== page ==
“No one told me it’d be this hard.”
What begins as a journey to hopeful new beginnings quickly turns into a harrowing fight for survival as a group of men and women battle the elements and a rifle-swinging vigilante through the treacherous and rugged U.S.-Mexican border.
Capturing the raw emotion and the blank stare of uncertainty director Jonás Cuarón’s Desierto unapologetically takes aim at a hot topic, focusing in on the world of illegal immigration as it forces you to assert your personal beliefs, dissect the situation and uncover the real villain.
After the group’s truck breaks down in the sweltering 120° heat, they must travel the rest of the way by foot. The vast desert plays to the visual aesthetics of the story, though it proves a double edged sword as our key players find themselves fully exposed to anyone looking. Unfortunately for them, Jeffrey Dean Morgan’s Sam (along with his highly trained tracking canine) are on the prowl.
Cuarón keenly navigates the story as if he were telling a disturbing horror tale. Utilizing that genre’s format he separates the group, allowing one to succumb quickly, focusing in on a few key players of the other. It is an age old approach that allows many characters to be dwindled down quickly, and though it is no surprise where we end up at the halfway point, the unexpectedly violent path in which we take to get there is anything but routine.
Gael García Bernal’s Moises quickly steps into the spotlight as a veteran crosser, creating a needed constant for the story. With his help those left work to navigate the rough terrain, constantly outrunning the ferocious canine and begging for a break as they climb over boulders and through thick brush. His connection with Alondra Hidalgo’s Adela is a bit misplaced, especially considering the main focal point of the film; however, their lack of chemistry escapes your mind every time you lay eyes on the gruesome Sam, an obvious tease of the forthcoming merciless Negan.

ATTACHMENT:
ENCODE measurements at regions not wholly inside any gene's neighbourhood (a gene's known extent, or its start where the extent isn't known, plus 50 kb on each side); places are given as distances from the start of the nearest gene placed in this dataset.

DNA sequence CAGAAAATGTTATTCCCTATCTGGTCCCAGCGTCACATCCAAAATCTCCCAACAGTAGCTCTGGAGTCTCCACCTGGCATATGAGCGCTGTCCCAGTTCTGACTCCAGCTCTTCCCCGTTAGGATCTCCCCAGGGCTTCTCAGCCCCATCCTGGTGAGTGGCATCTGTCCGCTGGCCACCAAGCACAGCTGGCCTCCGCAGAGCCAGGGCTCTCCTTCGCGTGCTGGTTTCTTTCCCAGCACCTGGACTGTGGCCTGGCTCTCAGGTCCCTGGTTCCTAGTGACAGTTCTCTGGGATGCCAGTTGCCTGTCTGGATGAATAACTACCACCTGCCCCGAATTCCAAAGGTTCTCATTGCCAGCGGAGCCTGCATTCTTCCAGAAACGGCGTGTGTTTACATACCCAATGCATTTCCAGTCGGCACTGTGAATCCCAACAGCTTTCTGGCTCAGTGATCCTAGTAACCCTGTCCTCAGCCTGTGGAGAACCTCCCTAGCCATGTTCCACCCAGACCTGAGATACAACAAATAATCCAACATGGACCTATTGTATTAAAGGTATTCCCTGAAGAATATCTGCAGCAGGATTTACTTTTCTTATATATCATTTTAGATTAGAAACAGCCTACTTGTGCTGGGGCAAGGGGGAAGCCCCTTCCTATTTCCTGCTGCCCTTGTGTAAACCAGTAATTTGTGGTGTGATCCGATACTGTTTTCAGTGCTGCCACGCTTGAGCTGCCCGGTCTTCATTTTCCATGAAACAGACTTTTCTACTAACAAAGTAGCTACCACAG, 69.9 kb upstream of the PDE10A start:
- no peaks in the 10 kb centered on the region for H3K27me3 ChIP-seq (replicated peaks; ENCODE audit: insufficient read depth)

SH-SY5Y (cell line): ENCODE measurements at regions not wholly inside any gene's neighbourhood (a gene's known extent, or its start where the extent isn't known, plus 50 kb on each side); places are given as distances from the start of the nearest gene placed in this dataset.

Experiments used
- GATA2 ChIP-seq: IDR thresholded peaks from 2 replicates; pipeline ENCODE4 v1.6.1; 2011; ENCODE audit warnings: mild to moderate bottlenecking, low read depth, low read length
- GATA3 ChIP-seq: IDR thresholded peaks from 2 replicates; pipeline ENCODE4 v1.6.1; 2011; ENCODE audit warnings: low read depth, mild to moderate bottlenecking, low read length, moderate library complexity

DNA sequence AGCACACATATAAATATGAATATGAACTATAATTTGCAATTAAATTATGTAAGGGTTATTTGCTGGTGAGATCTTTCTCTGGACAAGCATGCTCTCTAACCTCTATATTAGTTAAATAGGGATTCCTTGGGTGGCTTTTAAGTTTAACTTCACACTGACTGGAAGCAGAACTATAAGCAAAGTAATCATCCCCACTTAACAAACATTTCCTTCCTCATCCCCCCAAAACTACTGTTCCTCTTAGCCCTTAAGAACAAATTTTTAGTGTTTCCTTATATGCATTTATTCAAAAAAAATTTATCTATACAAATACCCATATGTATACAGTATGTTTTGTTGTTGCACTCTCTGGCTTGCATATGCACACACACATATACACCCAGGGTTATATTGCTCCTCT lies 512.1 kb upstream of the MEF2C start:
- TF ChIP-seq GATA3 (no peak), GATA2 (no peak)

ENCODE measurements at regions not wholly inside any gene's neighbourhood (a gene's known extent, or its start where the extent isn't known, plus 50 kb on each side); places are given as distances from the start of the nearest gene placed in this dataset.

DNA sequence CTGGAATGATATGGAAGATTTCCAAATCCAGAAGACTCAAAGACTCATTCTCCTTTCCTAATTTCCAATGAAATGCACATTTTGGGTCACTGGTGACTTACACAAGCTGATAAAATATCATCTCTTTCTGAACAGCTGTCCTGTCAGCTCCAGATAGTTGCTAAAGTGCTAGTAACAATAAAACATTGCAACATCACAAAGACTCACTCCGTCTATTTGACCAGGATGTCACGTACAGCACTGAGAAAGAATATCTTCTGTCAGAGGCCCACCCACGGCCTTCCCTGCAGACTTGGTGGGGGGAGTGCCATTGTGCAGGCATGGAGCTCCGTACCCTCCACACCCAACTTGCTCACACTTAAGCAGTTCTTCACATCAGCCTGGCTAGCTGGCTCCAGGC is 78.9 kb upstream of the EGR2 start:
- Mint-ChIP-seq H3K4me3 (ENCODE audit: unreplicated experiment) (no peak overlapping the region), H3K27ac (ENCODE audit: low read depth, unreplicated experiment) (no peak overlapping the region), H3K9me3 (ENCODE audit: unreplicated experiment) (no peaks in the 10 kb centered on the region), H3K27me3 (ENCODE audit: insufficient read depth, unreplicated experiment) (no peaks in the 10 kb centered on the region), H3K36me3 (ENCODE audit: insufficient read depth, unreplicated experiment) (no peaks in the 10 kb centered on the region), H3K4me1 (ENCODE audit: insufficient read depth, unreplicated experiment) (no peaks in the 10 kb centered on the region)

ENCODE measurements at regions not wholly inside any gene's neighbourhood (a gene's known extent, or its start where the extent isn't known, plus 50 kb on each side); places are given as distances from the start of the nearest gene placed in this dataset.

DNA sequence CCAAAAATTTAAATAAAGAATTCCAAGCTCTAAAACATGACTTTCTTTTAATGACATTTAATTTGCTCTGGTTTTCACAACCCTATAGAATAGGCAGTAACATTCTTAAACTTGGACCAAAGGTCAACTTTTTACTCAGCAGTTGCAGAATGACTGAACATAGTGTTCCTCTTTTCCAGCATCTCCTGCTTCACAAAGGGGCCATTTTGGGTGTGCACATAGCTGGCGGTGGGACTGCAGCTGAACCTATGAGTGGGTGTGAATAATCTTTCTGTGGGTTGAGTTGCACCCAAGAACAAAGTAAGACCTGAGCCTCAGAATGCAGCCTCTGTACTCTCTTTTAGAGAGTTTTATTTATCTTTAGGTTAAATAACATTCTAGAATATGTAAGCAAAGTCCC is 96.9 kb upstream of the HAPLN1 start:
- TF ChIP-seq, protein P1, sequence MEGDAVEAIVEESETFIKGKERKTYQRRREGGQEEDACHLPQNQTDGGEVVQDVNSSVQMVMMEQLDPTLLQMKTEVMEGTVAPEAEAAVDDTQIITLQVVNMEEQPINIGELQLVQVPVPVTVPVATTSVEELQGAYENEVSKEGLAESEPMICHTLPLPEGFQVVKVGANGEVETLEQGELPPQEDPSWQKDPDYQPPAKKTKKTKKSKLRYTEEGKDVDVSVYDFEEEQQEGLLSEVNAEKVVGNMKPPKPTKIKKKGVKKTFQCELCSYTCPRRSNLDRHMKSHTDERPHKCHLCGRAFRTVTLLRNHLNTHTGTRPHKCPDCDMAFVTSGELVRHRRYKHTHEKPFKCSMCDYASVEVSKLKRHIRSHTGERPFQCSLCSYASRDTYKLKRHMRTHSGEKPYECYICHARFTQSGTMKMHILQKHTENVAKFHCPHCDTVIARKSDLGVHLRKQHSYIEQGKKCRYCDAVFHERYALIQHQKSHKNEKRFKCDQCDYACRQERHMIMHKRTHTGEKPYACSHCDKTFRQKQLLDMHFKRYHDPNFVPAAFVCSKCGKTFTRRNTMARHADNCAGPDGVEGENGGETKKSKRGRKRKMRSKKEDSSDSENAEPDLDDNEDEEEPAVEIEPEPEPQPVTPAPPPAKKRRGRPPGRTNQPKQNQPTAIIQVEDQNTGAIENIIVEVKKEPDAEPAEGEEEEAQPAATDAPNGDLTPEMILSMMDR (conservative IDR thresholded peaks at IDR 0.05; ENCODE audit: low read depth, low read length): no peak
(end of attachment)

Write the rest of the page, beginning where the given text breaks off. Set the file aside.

The small cast allows the simplistic story to evolve naturally. Though it does hit the occasional gimmick as Cuarón refuses to stray too far from the genre’s age-old formula, Desierto also never shies away from the violence. Brutal in nearly every way, we get a close up view at just how dangerous the illegal trek from Mexico to the U.S. is, a reality that at least one of the group members confirms he was not prepared for.
The cat-and-mouse chase is clean in nature. Sure the uncertainty of what lies beyond the horizon will keep you engaged, but the film plays out much like a episodic adventure - only without the cliffhanger.
Limited dialogue keeps the audience guessing as a slew of conveniently missed shots and a well placed flare gun gets us to a rather interesting “ring around the rosie” confrontation that is so highly unbelievable and painfully predictable it hurts.
Cuarón hopes that the timely subject matter will help you overlook the lacking narrative. Desierto plays out like a true chase film, though it brings nothing new to the table in regard to context. Given today’s political climate, a keen opportunity is lost when you forgo the social commentary.